Of course, if you see uneaten food and such accumulating in your tank, it looks crappy. I think it's important to look beyond just the aesthetics. However, do you have phosphate or nitrate issues as a result of accumulating organics from this stuff, or is some of it- enough of it- being utilized by bacteria and other "unseen residents" of your tank that it's not really a "problem" from an environmental standpoint?

As we all know, regular water exchanges are a great way to keep this balance, as you've no doubt have had beaten into your head since your aquarium-keeping "infancy." And sure, you need to test your water to get a "snapshot" of what's happening in your tank.

The basics.

So...we're back to the beginning, yet again.

Is "detritus"- a menace or benefit? Or perhaps, something in between? Like biofilms, fungal growth, aufwuchs, and decomposition- is it something that is inevitable, natural- perhaps even beneficial in our aquariums? Or, is it something that we should learn to embrace and appreciate? All part of a natural process and yes- aesthetic- that we have to understand to appreciate?

My personal thoughts? Keep it clean, but don't get overly concerned about the material breaking down in your tank. Take it out...leave it's your call.

Just get it into your head that it's the "end product" of a natural process- one which occurs  everywhere on the planet. One which fuels the proliferation of life.

Embrace the natural processes which occur in your system. We mention this over and over and over, because it's so very important.

Understand that the process of decomposition is a fundamental, necessary function that occurs in our aquariums on a constant basis. Realize that in the botanical-style aquarium, we are, on some levels, attempting to replicate the natural habitats- and botanical materials are just part of the equation.

And of course, these botanical materials not only offer enhanced aesthetics- they offer enrichment of the aquatic habitat through their release of tannins, humic acids, vitamins, etc. as they decompose- just as they do in nature.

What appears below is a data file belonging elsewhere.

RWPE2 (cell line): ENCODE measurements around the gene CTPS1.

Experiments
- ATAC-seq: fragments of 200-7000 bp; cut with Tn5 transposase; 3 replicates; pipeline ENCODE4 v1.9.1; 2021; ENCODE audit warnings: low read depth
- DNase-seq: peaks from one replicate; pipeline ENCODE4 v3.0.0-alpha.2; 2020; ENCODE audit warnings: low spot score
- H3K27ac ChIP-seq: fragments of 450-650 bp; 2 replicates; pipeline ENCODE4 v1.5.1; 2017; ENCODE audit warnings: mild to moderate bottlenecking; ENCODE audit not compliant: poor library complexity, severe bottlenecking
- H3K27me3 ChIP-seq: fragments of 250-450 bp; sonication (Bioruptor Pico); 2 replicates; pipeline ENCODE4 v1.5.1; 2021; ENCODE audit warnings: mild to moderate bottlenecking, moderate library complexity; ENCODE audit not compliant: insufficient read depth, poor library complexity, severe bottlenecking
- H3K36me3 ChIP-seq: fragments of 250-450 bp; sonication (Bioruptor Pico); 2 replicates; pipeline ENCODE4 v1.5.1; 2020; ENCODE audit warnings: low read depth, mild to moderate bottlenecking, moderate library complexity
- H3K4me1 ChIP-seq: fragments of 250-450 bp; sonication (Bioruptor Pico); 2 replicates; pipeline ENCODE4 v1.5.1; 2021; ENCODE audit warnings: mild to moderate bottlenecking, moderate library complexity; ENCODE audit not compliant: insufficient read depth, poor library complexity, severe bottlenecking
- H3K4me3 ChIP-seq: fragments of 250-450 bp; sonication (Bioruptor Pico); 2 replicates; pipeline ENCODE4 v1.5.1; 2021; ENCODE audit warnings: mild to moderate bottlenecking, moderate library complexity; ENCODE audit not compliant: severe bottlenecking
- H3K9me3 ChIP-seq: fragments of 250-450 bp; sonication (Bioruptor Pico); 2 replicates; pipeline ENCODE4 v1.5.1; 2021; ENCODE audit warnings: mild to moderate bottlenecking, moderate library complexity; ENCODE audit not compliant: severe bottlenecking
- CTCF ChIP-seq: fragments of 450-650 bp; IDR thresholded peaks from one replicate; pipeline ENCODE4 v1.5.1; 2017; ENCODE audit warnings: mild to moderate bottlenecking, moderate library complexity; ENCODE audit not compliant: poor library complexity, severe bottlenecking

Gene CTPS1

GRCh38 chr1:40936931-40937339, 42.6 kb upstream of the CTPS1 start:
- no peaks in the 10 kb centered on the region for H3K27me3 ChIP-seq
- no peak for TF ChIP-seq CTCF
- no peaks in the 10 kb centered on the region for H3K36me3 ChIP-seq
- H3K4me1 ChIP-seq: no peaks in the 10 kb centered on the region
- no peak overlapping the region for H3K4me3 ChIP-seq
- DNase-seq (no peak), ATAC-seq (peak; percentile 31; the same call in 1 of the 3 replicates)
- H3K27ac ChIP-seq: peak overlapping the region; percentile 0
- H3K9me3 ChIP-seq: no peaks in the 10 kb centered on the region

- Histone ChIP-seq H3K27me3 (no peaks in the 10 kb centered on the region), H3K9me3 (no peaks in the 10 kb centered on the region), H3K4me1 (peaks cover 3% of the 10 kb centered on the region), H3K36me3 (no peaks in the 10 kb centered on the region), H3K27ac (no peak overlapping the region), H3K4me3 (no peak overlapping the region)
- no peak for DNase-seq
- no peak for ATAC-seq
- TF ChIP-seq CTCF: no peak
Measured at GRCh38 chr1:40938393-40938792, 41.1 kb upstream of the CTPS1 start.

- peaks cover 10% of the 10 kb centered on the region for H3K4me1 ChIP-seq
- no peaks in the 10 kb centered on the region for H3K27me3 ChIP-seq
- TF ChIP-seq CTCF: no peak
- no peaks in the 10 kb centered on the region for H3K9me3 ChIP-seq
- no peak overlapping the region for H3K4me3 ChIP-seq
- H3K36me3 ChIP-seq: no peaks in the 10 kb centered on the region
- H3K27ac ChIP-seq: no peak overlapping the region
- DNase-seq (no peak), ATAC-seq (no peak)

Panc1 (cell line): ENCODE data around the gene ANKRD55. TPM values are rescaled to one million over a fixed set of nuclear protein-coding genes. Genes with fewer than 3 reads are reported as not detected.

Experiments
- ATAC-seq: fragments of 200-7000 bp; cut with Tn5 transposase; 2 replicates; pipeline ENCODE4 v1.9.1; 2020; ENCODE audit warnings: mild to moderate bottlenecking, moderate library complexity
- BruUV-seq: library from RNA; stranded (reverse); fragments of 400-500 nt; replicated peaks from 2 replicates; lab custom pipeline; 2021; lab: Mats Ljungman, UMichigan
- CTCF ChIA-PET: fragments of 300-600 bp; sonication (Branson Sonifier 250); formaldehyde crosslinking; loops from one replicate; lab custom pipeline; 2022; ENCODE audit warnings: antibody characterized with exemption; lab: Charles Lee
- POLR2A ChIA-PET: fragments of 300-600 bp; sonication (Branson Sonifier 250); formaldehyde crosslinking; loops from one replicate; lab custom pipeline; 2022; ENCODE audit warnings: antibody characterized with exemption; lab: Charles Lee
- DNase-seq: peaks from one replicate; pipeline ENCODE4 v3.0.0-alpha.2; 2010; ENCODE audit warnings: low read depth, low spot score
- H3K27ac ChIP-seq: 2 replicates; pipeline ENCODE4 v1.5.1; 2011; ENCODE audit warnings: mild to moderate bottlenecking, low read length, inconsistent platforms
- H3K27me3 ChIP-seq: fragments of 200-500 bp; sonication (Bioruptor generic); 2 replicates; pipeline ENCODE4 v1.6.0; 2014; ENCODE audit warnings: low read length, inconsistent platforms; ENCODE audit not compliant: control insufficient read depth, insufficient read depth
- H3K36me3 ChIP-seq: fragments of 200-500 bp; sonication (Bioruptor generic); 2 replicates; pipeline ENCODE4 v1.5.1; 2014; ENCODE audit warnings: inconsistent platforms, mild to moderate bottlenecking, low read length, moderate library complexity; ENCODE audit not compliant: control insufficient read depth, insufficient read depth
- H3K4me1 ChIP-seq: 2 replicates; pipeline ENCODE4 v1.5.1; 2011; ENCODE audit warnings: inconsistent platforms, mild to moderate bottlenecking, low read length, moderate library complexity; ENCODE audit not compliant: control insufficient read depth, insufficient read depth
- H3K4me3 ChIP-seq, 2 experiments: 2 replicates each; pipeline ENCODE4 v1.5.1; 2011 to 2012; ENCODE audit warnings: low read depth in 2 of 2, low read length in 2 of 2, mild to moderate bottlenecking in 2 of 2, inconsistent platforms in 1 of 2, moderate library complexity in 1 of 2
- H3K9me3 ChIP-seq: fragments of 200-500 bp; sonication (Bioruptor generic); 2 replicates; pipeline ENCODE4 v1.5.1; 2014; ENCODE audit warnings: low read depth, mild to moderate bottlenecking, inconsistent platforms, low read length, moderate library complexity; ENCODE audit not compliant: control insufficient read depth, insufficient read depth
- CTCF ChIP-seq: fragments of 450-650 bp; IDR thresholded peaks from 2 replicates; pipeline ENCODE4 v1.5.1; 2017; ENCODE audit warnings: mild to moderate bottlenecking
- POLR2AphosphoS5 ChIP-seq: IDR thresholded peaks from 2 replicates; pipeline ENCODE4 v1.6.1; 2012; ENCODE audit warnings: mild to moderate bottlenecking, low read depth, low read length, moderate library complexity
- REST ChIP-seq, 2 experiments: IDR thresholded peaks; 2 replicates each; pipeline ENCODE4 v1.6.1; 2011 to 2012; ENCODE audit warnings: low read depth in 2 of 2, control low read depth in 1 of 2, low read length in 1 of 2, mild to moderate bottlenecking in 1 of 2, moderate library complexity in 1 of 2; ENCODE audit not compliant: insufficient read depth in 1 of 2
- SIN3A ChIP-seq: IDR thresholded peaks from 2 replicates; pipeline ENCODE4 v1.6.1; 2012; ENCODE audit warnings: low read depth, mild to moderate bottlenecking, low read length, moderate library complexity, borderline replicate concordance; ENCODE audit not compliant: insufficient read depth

Leaves and such are simply not permanent additions to our 'scapes, and if we wish to enjoy them in their more "intact" forms, we will need to replace them as they start to break down. 

This is not a bad thing. It just requires us to "do some stuff" if we are expecting a specific aesthetic.

Ahh, aesthetics...Much like flowers in a garden, leaves will have a period of time where they are in all their glory, followed by the gradual, inevitable encroachment of biological decay.

At this phase, you may opt to leave them in the aquarium to enrich the environment further and offer a new aesthetic, or you can remove and replace them with fresh leaves and botanicals. Again, this is very much replicates the process which occur in nature, doesn't it? Stuff either remains "in situ" as part of the local habitat, or is pushed downstream by wind, current, etc.

Pretty much everything we do in a botanical-style blackwater aquarium has a "natural analog" to it! 

Some hobbyists have commented that, as their leaves and botanicals break down  the scape as initially presented changes significantly over time. Wether they know it or not, they are grasping "Wabi-Sabi"...sort of.

(Again, Fellman?" Yes. This concept is really important!)

One must appreciate the beauty at various phases to really grasp the concept and appreciate it. To find little vignettes- little moments- of fleeting beauty that need not be permanent to enjoy.

And, despite their impermanence, these materials function as diverse harbors of life, ranging from fungal and biofilm mats, to algae, to micro crustaceans and even epiphytic plants. Decomposing leaves, seed pods, and tree branches make up the substrate for a complex web of life which helps the fishes that we're so fascinated by flourish.

And, if you look at them objectively and carefully, these assemblages-and the processes which form them- are beautiful.

Stay fascinated. Stay curious. Stay open-minded. Stay diligent. Stay observant...

And Stay Wet.


Scott Fellman

Tannin Aquatics 



Scott Fellman
Scott Fellman